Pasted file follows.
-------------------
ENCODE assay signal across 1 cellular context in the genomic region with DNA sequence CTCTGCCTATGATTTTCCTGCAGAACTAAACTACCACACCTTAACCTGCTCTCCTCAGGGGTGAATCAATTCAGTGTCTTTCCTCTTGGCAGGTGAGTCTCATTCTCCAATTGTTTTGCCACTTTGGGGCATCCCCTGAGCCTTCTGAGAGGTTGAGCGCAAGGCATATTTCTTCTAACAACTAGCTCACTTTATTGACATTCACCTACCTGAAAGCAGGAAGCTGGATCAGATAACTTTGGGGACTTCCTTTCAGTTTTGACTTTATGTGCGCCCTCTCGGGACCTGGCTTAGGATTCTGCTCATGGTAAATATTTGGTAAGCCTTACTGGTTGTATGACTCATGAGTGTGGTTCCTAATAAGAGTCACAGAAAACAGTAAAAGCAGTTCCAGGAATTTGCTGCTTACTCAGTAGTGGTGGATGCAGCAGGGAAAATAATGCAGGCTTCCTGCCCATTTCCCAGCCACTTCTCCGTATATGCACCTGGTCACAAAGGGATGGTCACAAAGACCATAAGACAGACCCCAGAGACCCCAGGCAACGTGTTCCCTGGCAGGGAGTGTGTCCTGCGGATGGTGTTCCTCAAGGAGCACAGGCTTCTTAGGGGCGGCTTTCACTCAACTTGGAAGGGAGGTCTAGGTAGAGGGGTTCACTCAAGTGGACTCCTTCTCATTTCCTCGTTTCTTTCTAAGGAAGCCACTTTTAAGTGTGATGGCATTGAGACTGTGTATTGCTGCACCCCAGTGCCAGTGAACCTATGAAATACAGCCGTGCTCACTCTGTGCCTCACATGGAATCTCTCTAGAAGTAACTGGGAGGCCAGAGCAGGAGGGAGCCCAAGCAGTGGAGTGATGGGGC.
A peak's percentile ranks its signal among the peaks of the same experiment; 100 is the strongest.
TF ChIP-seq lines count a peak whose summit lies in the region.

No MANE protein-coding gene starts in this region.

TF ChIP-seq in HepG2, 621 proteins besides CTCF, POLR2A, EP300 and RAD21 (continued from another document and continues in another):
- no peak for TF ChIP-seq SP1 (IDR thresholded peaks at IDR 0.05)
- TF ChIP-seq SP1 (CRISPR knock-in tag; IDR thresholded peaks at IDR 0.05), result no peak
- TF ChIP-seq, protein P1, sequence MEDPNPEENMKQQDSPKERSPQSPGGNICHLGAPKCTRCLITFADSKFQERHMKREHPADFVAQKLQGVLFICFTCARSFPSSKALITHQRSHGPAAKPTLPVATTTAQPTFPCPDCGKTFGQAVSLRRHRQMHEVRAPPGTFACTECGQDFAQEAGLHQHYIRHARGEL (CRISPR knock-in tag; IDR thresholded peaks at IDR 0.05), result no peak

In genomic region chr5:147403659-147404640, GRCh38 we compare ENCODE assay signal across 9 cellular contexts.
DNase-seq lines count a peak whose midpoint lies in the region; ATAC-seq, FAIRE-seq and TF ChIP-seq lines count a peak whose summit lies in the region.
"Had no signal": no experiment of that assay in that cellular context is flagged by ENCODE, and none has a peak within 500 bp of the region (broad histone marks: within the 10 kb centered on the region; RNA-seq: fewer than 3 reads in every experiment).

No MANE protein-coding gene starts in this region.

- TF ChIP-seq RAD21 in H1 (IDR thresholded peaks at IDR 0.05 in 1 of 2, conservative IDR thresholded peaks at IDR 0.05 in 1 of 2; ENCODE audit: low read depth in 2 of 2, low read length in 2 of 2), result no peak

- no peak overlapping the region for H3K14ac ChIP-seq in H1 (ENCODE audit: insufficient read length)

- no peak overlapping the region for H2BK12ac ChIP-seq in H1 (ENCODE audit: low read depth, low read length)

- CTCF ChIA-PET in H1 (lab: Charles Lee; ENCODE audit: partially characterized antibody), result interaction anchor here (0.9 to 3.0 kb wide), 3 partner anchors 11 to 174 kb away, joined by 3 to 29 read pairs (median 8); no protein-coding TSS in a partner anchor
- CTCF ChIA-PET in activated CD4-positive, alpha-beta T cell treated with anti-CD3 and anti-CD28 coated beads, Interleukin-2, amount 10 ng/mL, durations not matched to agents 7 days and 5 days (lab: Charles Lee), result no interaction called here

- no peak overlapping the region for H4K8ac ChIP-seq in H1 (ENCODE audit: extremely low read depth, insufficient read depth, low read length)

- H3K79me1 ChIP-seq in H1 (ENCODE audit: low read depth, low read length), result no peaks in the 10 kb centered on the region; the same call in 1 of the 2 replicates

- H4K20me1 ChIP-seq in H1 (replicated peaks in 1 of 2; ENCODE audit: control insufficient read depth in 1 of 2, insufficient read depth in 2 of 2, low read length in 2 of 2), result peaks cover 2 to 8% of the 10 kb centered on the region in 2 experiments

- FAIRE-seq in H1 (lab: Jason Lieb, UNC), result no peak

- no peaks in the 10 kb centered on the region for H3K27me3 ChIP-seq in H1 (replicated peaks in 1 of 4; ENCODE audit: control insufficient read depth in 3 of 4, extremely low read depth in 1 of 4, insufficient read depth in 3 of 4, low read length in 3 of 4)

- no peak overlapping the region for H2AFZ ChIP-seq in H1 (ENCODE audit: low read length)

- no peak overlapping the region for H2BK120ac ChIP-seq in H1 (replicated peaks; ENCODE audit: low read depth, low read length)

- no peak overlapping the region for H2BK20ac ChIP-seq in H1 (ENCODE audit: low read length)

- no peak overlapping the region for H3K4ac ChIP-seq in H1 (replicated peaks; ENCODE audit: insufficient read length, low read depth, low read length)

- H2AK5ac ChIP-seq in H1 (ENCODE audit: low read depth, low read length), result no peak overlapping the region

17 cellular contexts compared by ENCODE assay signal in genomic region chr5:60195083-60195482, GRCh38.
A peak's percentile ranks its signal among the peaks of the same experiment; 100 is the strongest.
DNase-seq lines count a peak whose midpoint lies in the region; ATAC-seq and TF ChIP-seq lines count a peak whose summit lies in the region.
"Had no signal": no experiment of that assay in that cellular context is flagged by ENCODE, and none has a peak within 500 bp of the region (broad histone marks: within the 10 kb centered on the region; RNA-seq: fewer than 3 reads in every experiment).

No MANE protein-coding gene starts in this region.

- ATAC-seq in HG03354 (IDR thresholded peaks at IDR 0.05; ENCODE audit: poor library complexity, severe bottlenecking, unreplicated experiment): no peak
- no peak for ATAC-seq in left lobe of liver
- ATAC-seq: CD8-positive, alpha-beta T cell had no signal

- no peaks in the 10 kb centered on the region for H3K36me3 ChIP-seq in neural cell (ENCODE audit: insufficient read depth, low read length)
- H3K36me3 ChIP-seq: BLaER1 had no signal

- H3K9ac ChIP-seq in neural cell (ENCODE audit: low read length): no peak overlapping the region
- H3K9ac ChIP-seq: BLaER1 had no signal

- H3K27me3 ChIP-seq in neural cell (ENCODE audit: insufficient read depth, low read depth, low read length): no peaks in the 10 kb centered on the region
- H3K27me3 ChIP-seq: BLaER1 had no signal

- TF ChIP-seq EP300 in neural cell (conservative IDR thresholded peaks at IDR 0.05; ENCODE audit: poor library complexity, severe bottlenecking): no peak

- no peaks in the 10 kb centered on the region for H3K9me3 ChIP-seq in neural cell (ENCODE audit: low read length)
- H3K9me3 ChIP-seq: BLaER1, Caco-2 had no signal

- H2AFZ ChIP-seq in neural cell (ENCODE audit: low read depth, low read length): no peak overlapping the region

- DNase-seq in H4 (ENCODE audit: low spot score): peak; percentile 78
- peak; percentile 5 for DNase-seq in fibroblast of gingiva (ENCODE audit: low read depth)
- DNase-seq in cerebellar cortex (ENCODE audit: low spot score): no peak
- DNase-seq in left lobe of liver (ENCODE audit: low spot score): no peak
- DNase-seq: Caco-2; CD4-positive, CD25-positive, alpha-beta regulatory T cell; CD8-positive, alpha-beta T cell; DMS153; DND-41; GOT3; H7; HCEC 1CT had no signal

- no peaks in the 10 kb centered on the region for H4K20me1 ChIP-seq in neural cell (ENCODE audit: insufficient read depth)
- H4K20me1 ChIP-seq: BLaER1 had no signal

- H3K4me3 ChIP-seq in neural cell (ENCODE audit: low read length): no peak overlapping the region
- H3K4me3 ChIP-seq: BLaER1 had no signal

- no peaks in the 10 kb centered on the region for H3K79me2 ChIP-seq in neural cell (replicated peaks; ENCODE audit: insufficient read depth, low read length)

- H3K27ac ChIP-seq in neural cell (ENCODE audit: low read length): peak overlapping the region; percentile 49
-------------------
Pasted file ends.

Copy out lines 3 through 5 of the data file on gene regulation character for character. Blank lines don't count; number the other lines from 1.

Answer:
TF ChIP-seq lines count a peak whose summit lies in the region.

No MANE protein-coding gene starts in this region.

TF ChIP-seq in HepG2, 621 proteins besides CTCF, POLR2A, EP300 and RAD21 (continued from another document and continues in another):